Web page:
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Religious tourism

Pilgrimage, or a trip with religious purposes, is one of the oldest forms of tourism, which has deep historical roots. One of the first tourists was the medieval pilgrims.
Religious travel has three main goals.

The first – and the most common – visit to iconic places for this religion. Believers go or go to places where legendary, significant events took place or are happening: a lot of pilgrims from time immemorial come to Mecca, Jerusalem, to Calvary, to Orthodox churches, the Vatican, large Buddhist temples.

Even in the Middle Ages, people believed that in such “centers of faith” their prayers were especially effective. Connected with the name of the prophet, saint or with a divine sign, these places have always accumulated many pilgrims. For example, today the main pilgrimage center in France is Lourdes. In the middle of the XIX century, this city in the heart of the Pyrenees was overshadowed by the appearance of the Virgin Mary Bernadette Subirou in the Grotto Massabiel.

But not only world religions have such centers. The revived interest in ancient, pagan religions encourages people to look for ancient temples – Slavic, Celtic. Of course, they are also places of power, memory – and places of pilgrimage.

The second goal is healing. The fierce belief that the relics of saints, icons, altars, menhirs, the touch of a papal hand possess healing power, lives inevitably in people. It is difficult to say for sure what exactly healed and heals people: indomitable faith (it is also called the “placebo effect”) or the influence of unearthly forces. But the facts remain facts: cripples rose to their feet, the blind saw their light, and lepers got rid of the disease.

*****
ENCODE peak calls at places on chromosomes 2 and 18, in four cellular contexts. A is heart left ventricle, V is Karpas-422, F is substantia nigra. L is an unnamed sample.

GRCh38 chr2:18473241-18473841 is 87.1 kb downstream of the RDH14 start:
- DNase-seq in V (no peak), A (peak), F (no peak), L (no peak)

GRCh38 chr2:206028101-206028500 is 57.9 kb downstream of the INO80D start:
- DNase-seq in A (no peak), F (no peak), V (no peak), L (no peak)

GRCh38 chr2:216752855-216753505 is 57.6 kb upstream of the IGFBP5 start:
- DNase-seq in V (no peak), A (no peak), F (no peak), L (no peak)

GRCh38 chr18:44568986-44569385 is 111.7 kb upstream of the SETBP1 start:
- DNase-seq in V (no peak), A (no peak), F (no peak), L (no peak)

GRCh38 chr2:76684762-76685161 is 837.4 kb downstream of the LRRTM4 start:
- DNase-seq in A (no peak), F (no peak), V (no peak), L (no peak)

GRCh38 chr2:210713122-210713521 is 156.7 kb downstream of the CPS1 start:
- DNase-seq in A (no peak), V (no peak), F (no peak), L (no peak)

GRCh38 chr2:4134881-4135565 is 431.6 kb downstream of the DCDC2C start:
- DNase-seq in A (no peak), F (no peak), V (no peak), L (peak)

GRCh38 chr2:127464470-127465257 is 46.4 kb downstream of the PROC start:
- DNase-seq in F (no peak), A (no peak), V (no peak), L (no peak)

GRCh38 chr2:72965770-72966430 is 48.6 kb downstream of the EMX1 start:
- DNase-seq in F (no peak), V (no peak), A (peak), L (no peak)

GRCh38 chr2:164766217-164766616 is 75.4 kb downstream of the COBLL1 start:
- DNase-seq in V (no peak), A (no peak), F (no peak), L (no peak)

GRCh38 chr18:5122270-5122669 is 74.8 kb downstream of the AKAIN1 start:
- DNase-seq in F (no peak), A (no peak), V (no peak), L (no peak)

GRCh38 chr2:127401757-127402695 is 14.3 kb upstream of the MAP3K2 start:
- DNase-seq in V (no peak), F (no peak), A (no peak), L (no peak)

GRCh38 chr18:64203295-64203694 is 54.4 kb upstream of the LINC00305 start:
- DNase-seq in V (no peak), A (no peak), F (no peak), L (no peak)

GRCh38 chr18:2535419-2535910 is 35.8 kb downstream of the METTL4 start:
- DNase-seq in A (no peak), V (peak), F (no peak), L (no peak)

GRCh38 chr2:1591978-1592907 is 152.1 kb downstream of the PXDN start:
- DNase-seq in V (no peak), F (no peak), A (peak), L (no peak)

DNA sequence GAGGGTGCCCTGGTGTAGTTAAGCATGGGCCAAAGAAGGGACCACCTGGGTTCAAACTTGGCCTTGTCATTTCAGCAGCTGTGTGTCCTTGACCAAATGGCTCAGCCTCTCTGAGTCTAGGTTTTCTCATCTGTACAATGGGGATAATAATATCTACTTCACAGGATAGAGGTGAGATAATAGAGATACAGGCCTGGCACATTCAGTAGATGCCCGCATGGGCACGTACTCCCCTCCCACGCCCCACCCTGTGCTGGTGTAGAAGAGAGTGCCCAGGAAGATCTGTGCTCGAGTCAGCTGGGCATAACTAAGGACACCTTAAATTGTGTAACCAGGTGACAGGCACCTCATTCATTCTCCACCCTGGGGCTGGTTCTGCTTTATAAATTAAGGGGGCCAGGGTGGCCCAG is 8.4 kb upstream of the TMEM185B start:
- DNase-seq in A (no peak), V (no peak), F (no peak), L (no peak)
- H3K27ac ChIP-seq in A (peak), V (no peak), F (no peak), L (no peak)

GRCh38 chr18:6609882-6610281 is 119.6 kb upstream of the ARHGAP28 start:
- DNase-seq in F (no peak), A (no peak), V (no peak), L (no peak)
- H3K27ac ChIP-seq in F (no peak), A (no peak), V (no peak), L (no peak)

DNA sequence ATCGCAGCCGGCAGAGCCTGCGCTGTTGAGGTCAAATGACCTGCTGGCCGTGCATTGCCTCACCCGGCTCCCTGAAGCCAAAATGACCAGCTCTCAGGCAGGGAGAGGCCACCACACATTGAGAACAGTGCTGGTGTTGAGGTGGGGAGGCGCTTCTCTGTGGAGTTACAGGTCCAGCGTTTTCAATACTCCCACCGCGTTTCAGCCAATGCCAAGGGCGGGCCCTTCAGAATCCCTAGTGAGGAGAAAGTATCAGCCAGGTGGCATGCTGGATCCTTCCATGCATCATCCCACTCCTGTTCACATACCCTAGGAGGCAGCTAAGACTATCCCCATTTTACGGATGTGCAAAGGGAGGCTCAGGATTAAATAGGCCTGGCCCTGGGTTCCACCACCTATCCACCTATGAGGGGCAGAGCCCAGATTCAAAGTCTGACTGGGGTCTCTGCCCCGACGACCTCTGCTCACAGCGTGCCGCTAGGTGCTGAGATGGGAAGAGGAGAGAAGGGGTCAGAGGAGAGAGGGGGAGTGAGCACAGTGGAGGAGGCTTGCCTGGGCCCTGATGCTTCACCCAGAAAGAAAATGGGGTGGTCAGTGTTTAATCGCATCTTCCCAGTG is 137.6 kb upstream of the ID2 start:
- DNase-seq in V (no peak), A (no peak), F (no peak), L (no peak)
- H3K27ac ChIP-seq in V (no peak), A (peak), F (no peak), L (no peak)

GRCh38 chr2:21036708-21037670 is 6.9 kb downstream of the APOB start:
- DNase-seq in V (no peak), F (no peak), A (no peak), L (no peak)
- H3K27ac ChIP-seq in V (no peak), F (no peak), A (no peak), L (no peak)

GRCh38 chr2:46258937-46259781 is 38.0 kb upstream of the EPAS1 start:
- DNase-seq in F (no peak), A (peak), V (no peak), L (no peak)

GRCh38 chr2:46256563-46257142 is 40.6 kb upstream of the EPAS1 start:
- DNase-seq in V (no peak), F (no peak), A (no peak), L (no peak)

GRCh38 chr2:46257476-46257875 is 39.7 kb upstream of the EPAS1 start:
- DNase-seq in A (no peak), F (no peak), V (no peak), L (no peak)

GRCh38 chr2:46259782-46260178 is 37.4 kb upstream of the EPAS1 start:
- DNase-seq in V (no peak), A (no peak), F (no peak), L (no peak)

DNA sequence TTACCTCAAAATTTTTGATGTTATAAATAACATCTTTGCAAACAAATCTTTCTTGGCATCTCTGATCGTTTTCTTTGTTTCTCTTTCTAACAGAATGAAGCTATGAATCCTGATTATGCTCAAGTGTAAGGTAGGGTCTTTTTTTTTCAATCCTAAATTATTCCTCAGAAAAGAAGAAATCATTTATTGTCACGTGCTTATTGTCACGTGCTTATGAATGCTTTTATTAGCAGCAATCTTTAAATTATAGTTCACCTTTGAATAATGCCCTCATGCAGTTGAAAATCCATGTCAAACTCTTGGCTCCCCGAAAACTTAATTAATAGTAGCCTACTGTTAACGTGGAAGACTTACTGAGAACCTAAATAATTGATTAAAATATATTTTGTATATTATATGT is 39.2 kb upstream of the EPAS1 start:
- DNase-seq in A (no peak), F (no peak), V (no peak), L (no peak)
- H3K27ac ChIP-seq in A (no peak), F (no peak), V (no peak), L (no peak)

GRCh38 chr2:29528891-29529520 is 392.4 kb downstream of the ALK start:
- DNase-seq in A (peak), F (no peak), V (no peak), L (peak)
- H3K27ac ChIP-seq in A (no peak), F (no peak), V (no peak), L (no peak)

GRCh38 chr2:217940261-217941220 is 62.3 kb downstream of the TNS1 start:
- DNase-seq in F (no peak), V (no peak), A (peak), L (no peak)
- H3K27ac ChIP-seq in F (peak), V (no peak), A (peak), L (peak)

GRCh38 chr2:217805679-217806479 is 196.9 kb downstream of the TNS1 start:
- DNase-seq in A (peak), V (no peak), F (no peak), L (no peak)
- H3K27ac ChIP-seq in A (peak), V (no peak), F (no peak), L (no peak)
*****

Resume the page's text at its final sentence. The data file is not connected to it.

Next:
A more important healing invisible to the eye is spiritual healing. Atonement – or to comprehend the truth under the guidance of a wise teacher, in the east and west, religious travels in this regard were similar. To become better, wiser, to atone for sins – a person must pass the test. Medieval confessors often imposed penance, demanding a pilgrimage, and sometimes ordered to go barefoot or in one shirt.

The third goal is very earthly and human: curiosity. As an Orthodox, Catholic or atheist, a person can still go to Mecca to observe religious action. People try not only to visit the temple, but to get into the service.

Even if it is an alien religion – but natural curiosity, a thirst for knowledge lead a person to a mosque or Buddhist temple, a Catholic monastery or an Orthodox church. Many diocesan administrations have introduced foreign economic departments that regulate pilgrimage issues.

Not only for believers, but also for ordinary tourists it often matters: is there a temple where I am going? Often, besides the church, there is nothing interesting in the town – but if there is a monastery, a person will certainly stay for a short time.

There is also “religious tourism the other way around.” Do not guess?

The holy relics go on a journey themselves – and along the way, people come to bow, see, ask for help, touch, pray. Thus, the icons and relics of the saints “travel”.

Religious tourism is one of the most elevated types of tourism. Of course, now you rarely meet pilgrims who barefoot overcome the Schengen borders. But still, the interest in the divine, unearthly – to know, see, partake of – is very great.

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